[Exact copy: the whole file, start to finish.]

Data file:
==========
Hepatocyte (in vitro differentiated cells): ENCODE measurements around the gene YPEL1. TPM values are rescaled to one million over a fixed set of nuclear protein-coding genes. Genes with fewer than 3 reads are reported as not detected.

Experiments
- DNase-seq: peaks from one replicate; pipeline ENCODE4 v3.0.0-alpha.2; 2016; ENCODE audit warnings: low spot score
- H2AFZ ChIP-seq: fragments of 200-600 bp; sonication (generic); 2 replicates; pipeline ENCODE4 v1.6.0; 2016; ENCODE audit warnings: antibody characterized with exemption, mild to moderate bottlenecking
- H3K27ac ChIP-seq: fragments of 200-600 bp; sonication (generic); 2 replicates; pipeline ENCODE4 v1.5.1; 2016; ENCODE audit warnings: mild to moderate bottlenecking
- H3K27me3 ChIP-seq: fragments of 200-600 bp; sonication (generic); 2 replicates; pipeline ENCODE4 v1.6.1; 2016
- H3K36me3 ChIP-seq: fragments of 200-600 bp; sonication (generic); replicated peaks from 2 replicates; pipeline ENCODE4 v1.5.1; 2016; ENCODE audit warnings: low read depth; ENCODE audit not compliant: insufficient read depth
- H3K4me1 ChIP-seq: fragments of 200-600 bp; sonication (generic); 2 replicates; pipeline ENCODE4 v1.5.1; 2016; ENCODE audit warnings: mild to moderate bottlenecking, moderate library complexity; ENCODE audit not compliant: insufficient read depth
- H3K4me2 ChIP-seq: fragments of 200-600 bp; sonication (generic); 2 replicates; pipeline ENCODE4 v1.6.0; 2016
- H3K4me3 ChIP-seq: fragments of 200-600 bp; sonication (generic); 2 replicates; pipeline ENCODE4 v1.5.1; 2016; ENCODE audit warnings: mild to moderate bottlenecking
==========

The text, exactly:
Hepatocyte (in vitro differentiated cells): ENCODE measurements around the gene YPEL1. TPM values are rescaled to one million over a fixed set of nuclear protein-coding genes. Genes with fewer than 3 reads are reported as not detected.

Experiments
- DNase-seq: peaks from one replicate; pipeline ENCODE4 v3.0.0-alpha.2; 2016; ENCODE audit warnings: low spot score
- H2AFZ ChIP-seq: fragments of 200-600 bp; sonication (generic); 2 replicates; pipeline ENCODE4 v1.6.0; 2016; ENCODE audit warnings: antibody characterized with exemption, mild to moderate bottlenecking
- H3K27ac ChIP-seq: fragments of 200-600 bp; sonication (generic); 2 replicates; pipeline ENCODE4 v1.5.1; 2016; ENCODE audit warnings: mild to moderate bottlenecking
- H3K27me3 ChIP-seq: fragments of 200-600 bp; sonication (generic); 2 replicates; pipeline ENCODE4 v1.6.1; 2016
- H3K36me3 ChIP-seq: fragments of 200-600 bp; sonication (generic); replicated peaks from 2 replicates; pipeline ENCODE4 v1.5.1; 2016; ENCODE audit warnings: low read depth; ENCODE audit not compliant: insufficient read depth
- H3K4me1 ChIP-seq: fragments of 200-600 bp; sonication (generic); 2 replicates; pipeline ENCODE4 v1.5.1; 2016; ENCODE audit warnings: mild to moderate bottlenecking, moderate library complexity; ENCODE audit not compliant: insufficient read depth
- H3K4me2 ChIP-seq: fragments of 200-600 bp; sonication (generic); 2 replicates; pipeline ENCODE4 v1.6.0; 2016
- H3K4me3 ChIP-seq: fragments of 200-600 bp; sonication (generic); 2 replicates; pipeline ENCODE4 v1.5.1; 2016; ENCODE audit warnings: mild to moderate bottlenecking